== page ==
The Nobel Prize winning economist Milton Friedman once observed that the ultimate measure of government was what it spent. While not the only measure, it is an important one because in many ways how free we are as individuals is determined by what we’re compelled to pay to government each year. Either we work for ourselves and our families, or for government.
In this vein each year, the Tax Foundation calculates “Tax Freedom Day” based upon what day individuals across the nation as a whole have earned enough money to pay off their taxes for the year. In 2012, that day was April 17th – so government spending is indeed a proxy for freedom. It’s horrifying if you really stop and think about this number and the trend behind it because it shows we will now spend nearly the first four months of each year working for government. Worse still is that with the present trends in federal spending we are headed to some form of indentured servitude where over 70 percent of our day, week and month go to government, if there is no change to the spending juggernaut in Washington.
Encouragingly, Mark’s record is second to none in holding spending in check – and in fighting debts and deficit spending.
Mark was rated number one in the entire United States Congress by both Citizens Against Government Waste and the National Taxpayers Union for his efforts to limit federal spending and taxation. Similarly the CATO Institute ranked Mark the most financially conservative Governor in America, calling him “a staunch supporter of spending restraint and pro-growth tax reforms.”
As governor, he eliminated nearly $1 billion in deficits and debts inherited from the previous administration.
He proposed the first operational Executive Branch budget in state history, a significant step into what had been the exclusive sandbox of the State Legislature…but one that paid real dividends for the taxpayer as $260 million in vetoes were sustained in 2010 alone. These budgets were guidebooks in each of his eight years on reducing spending, and restructuring and modernizing state government – from which a whole host of other savings came.
After two years of conflict with the legislature over their “Competitive Grants” slush fund – a backdoor way in which legislators of both parties were able to send pork back to their district – he succeeded in getting his veto of the program sustained – saving taxpayers $46 million per year.
For years, legislators had circumvented the accountability that would come with a transparent budget process through a secret process called a “pass through,” where they would put unallocated dollars in an agency budget, then tell the agency how to spend it after the budget had passed. He signed an Executive Order eliminating pass-through spending for all the agencies in his Cabinet.
It was also standard practice in Columbia for legislators to “bobtail” special projects to unrelated bills, costing taxpayers millions. It prevented accountability to the taxpayer because it enabled any legislator to be for, or against a bill, because there were so many different things in the bill. If you didn’t like a part of the bill, they could agree with you as they would inevitably be “against” that part too. The most famous example of this was the Life Sciences bill, which started as a relatively narrow group of economic development incentives but morphed into a laundry list of unrelated things attached like adding four year status for USC-Sumter. Governor Sanford fought the practice of bobtailing all the way to the state Supreme Court, and ultimately won.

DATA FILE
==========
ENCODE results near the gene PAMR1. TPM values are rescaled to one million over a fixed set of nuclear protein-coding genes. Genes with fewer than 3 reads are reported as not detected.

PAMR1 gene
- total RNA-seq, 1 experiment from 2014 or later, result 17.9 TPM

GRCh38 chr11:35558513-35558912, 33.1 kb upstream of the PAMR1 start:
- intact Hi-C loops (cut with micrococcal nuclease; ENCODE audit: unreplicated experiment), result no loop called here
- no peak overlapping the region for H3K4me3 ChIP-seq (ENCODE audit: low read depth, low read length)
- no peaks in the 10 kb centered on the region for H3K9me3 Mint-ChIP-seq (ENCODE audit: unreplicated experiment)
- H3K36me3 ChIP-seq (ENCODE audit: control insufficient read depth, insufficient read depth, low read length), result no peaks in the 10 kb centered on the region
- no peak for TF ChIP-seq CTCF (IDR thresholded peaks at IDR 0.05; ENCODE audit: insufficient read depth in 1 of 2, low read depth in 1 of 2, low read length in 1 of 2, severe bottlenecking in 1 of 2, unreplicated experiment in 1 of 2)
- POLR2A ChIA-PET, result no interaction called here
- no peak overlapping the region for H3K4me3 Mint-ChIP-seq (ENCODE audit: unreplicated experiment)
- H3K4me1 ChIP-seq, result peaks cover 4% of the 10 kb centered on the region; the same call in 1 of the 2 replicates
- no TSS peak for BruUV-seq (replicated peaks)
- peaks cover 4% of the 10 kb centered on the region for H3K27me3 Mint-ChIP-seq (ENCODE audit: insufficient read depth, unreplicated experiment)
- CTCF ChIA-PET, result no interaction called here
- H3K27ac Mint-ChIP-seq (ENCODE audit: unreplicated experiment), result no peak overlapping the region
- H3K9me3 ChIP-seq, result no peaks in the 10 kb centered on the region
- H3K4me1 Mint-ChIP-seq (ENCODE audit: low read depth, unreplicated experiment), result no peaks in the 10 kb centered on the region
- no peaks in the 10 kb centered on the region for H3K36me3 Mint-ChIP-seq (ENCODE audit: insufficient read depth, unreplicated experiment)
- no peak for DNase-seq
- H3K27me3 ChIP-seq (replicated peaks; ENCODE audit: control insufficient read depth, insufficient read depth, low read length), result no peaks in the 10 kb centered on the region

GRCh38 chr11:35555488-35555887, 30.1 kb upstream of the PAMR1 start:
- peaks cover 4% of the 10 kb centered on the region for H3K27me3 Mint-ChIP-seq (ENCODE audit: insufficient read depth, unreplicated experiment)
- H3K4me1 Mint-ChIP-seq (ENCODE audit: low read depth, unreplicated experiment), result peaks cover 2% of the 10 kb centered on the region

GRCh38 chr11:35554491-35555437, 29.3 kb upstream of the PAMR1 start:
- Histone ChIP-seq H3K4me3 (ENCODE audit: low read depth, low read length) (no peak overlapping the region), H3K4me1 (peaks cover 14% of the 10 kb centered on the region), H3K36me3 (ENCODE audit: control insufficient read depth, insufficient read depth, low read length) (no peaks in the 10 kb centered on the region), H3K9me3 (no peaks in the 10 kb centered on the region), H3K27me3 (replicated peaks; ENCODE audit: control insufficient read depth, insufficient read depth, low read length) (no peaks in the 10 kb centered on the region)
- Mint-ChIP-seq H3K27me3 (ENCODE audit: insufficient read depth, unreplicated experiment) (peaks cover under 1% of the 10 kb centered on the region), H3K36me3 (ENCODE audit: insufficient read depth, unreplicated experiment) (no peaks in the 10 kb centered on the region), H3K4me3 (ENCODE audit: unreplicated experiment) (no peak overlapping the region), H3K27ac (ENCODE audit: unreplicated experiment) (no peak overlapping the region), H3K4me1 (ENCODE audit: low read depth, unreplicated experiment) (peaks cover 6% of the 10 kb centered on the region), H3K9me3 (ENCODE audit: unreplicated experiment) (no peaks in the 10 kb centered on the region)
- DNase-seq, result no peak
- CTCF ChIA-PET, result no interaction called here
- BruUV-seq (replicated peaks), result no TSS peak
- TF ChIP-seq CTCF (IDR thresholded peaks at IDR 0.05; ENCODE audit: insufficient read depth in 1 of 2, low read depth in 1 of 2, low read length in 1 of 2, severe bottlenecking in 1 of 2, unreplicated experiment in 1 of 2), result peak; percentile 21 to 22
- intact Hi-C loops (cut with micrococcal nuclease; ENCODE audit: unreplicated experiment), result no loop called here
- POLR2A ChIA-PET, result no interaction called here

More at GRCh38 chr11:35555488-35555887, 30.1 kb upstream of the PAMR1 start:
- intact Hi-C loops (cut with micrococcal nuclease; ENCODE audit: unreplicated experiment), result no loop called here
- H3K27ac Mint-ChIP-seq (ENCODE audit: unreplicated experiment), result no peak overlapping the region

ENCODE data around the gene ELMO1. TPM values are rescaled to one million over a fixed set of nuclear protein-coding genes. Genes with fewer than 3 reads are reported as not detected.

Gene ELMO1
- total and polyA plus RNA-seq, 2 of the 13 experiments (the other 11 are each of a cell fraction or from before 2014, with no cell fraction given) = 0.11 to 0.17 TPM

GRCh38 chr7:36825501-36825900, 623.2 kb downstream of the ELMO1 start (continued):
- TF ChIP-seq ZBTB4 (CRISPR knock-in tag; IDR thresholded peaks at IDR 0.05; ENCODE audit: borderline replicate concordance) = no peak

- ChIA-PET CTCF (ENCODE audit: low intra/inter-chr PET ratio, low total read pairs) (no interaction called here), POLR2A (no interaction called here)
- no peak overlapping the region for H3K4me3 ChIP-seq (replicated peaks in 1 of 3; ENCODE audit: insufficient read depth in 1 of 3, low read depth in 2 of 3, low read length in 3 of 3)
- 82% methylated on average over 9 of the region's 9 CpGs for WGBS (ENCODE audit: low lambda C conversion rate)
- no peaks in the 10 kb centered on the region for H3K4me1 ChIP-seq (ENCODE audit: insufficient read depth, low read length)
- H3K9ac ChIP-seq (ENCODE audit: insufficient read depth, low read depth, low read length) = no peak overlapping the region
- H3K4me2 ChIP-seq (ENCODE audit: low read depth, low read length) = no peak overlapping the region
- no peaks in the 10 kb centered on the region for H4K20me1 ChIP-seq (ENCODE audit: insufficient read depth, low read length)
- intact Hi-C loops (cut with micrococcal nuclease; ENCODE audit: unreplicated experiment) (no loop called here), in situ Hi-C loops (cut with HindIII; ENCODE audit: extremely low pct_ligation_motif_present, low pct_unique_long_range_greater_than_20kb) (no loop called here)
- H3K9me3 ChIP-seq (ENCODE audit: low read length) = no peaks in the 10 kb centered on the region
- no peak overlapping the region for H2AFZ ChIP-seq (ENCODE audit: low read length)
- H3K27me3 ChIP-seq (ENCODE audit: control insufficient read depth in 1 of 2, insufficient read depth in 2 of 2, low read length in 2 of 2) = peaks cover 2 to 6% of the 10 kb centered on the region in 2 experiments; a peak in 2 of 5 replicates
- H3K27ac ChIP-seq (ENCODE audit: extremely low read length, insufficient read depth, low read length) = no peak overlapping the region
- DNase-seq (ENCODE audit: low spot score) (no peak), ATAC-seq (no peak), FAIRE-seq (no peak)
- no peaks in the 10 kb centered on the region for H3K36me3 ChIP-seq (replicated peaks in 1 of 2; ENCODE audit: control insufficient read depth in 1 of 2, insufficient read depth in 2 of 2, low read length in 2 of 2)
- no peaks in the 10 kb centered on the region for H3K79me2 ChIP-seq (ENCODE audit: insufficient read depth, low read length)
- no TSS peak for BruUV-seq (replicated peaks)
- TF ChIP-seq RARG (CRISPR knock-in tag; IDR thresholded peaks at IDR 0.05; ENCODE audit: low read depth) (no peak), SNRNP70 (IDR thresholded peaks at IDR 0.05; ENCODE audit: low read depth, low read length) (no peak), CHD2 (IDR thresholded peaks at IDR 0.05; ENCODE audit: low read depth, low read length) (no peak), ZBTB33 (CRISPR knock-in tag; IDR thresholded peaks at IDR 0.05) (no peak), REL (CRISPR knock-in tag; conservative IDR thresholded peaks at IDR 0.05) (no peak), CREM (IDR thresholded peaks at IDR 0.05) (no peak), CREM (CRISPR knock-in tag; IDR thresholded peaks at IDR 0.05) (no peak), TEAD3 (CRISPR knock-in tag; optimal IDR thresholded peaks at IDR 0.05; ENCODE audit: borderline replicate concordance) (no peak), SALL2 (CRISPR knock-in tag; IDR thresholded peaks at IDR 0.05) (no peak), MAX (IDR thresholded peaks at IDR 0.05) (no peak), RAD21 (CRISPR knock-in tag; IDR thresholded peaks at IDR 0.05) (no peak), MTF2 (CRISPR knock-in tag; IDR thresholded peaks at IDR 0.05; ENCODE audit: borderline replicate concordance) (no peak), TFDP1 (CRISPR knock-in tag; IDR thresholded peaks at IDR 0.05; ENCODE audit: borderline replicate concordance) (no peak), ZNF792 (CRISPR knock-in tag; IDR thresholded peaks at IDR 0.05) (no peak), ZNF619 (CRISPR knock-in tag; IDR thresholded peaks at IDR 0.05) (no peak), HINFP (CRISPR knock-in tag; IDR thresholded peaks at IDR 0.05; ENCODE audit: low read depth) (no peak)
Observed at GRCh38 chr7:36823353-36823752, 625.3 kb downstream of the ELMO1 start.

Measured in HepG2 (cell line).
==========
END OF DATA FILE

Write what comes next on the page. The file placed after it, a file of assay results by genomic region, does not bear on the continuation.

With regard to federal spending Mark believes entitlement reform is key simply because that is where the bulk of all federal spending takes place. He believes programs like Social Security and Medicare represent a promise to our citizens that must be kept for existing beneficiaries, but that we have to modernize these programs for future retirees so that they will be sustainable for future generations. Without entitlement reform, the Congressional Budget Office now predicts than in just eleven years there will only be enough federal revenue to cover interest on the national debt and entitlements….leaving nothing left for defense, or any other area of federal spending.
Mark had a strong record as governor in pushing for fundamental changes to the healthcare delivery system, for instance he was the first governor in the nation to successfully push for a Health Savings Account option for Medicaid. In addition, he was consistently on the leading edge of proposed reforms in Congress that were aimed at solvency for Medicare and Social Security.
Mark believes in, and would push for, a federal balanced budget amendment – but he has never waited for its arrival to push and vote for budgets that were balanced.
He believes that immigration, at the end of the day, is both an issue of national sovereignty and closely tied to the total cost of government; accordingly he believes it should be limited. He believes that the current Senate bill does not do enough to address our country’s core needs in the immigration debate and to address the hidden costs in our current immigration policy that will lead to continued demand for illegal immigration.
Finally he believes that federalism, the idea of pushing power and authority out of Washington and down to states and even the most local government possible, is a critical tool to getting our nation’s financial house in order.